lncRNA XIST promotes the progression of laryngeal squamous cell carcinoma by sponging miR‑144 to regulate IRS1 expression
- Chang‑Lei Cui
- Yi‑Ning Li
- Xiang‑Yan Cui
- Xin Wu
Affiliations: Departments of Anesthesiology, The First Hospital of Jilin University, Changchun, Jilin 130033, P.R. China, Department of Otorhinolaryngology‑Head and Neck Surgery, The First Hospital of Jilin University, Changchun, Jilin 130033, P.R. China
- Published online on: December 16, 2019 https://doi.org/10.3892/or.2019.7438
Copyright: © Cui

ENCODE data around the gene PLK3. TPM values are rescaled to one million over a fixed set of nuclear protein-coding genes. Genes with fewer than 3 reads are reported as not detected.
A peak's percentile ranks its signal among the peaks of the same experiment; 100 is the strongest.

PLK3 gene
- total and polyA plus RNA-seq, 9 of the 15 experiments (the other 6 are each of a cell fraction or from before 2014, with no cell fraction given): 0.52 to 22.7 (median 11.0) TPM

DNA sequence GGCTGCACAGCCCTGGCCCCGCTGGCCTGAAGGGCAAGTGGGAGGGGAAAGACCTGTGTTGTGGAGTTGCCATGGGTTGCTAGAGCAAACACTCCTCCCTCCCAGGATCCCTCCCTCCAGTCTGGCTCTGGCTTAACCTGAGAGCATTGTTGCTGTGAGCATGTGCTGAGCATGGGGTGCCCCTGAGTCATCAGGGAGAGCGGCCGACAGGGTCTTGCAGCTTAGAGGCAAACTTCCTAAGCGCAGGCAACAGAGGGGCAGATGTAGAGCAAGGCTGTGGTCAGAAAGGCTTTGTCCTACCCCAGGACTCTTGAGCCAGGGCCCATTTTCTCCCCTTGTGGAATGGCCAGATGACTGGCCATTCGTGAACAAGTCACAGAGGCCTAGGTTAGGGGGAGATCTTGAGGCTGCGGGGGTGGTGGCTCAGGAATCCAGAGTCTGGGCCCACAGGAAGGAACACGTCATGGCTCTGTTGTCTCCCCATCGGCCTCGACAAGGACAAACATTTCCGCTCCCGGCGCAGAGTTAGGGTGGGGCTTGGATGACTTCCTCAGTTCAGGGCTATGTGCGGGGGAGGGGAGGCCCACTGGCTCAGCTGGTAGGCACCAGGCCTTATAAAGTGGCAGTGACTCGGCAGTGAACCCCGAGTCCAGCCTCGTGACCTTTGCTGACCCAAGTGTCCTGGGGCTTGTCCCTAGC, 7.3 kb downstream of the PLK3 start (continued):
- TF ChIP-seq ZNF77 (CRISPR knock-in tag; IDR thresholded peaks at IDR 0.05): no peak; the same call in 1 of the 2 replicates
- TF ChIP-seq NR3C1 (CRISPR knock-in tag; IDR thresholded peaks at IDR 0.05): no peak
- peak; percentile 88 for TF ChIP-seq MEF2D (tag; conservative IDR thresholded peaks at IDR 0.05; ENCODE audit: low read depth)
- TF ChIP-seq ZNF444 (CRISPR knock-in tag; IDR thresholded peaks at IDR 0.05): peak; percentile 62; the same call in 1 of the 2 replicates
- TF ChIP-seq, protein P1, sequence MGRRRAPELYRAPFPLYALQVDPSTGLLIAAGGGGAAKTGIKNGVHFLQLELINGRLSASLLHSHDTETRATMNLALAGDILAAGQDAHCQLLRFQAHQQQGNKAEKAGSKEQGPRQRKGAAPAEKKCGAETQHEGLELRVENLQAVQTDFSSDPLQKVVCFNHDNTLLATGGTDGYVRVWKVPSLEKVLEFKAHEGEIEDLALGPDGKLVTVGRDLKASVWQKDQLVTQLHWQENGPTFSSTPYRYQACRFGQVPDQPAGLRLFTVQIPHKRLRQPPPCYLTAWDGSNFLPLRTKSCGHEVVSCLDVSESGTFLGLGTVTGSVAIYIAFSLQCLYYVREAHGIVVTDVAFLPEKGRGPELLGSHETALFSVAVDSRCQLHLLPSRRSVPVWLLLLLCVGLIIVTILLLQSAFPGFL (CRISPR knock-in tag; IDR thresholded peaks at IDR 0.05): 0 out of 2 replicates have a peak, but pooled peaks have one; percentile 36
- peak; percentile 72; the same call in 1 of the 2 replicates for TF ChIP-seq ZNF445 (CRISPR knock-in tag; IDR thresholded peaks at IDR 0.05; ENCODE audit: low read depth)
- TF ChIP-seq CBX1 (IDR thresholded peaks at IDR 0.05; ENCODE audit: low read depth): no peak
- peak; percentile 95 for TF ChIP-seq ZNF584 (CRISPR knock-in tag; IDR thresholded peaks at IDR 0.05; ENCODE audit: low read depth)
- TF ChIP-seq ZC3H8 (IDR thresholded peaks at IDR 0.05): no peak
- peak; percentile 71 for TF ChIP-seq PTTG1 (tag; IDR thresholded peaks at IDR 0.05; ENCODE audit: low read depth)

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The initiation and development of several types of cancer have been linked to long non‑coding RNA (lncRNA) X inactive‑specific transcript (XIST). Yet, the pattern of expression, function, as well as the molecular mechanism underlying XIST in laryngeal squamous cell carcinoma (LSCC) lack characterization. Therefore, the present study aimed to determine the function and putative mechanism of XIST in the development of LSCC. It was revealed that the level of XIST was significantly higher in LSCC tissues that were associated with advanced Tumor‑Node‑Metastasis (TNM) stage and the presence of lymph node metastasis. Furthermore, the ability of human LSCC TU212 cells to proliferate, form colonies, migrate and invade was significantly suppressed, while cell apoptosis was significantly increased following knockdown of XIST. Further investigation revealed that XIST knockdown increased the expression of microRNA‑144 (miR‑144) by acting as an endogenous sponge of miR‑144. Inhibition of miR‑144 caused a partial reversal of the inhibitory effects mediated following depletion of XIST in LSCC cells. Moreover, an miR‑144 target called insulin receptor substrate 1 (IRS1) was significantly decreased by XIST depletion in LSCC cells. IRS1 expression was positively correlated with XIST expression in LSCC tissues. In addition, knockdown of XIST impaired tumor growth in vivo by regulating the miR‑144/IRS1 axis. The present study demonstrated that the progression of LSCC is promoted by XIST sponging miR‑144 to regulate IRS1 expression, suggesting that XIST can serve as a putative target in the therapy of LSCC.